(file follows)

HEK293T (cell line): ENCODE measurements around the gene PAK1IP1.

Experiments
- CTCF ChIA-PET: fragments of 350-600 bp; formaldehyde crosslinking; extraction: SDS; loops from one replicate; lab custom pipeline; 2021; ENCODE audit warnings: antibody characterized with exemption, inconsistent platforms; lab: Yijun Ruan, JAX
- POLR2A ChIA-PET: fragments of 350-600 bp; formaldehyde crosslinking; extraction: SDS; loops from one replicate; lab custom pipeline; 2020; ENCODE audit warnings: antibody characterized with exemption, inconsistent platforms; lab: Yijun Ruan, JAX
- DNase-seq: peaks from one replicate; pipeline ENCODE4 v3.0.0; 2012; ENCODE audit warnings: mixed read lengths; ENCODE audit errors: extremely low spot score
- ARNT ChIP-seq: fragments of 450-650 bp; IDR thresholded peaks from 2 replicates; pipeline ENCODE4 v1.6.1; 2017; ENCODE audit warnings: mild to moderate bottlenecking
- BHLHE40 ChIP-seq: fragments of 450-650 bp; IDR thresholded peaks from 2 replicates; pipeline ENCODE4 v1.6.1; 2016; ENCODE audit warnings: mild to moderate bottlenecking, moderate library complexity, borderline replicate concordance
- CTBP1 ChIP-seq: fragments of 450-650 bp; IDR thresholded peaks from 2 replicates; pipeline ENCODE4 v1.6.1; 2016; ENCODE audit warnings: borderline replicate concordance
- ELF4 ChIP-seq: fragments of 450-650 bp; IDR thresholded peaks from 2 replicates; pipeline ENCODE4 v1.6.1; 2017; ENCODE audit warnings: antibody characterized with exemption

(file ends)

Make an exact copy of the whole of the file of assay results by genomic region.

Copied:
HEK293T (cell line): ENCODE measurements around the gene PAK1IP1.

Experiments
- CTCF ChIA-PET: fragments of 350-600 bp; formaldehyde crosslinking; extraction: SDS; loops from one replicate; lab custom pipeline; 2021; ENCODE audit warnings: antibody characterized with exemption, inconsistent platforms; lab: Yijun Ruan, JAX
- POLR2A ChIA-PET: fragments of 350-600 bp; formaldehyde crosslinking; extraction: SDS; loops from one replicate; lab custom pipeline; 2020; ENCODE audit warnings: antibody characterized with exemption, inconsistent platforms; lab: Yijun Ruan, JAX
- DNase-seq: peaks from one replicate; pipeline ENCODE4 v3.0.0; 2012; ENCODE audit warnings: mixed read lengths; ENCODE audit errors: extremely low spot score
- ARNT ChIP-seq: fragments of 450-650 bp; IDR thresholded peaks from 2 replicates; pipeline ENCODE4 v1.6.1; 2017; ENCODE audit warnings: mild to moderate bottlenecking
- BHLHE40 ChIP-seq: fragments of 450-650 bp; IDR thresholded peaks from 2 replicates; pipeline ENCODE4 v1.6.1; 2016; ENCODE audit warnings: mild to moderate bottlenecking, moderate library complexity, borderline replicate concordance
- CTBP1 ChIP-seq: fragments of 450-650 bp; IDR thresholded peaks from 2 replicates; pipeline ENCODE4 v1.6.1; 2016; ENCODE audit warnings: borderline replicate concordance
- ELF4 ChIP-seq: fragments of 450-650 bp; IDR thresholded peaks from 2 replicates; pipeline ENCODE4 v1.6.1; 2017; ENCODE audit warnings: antibody characterized with exemption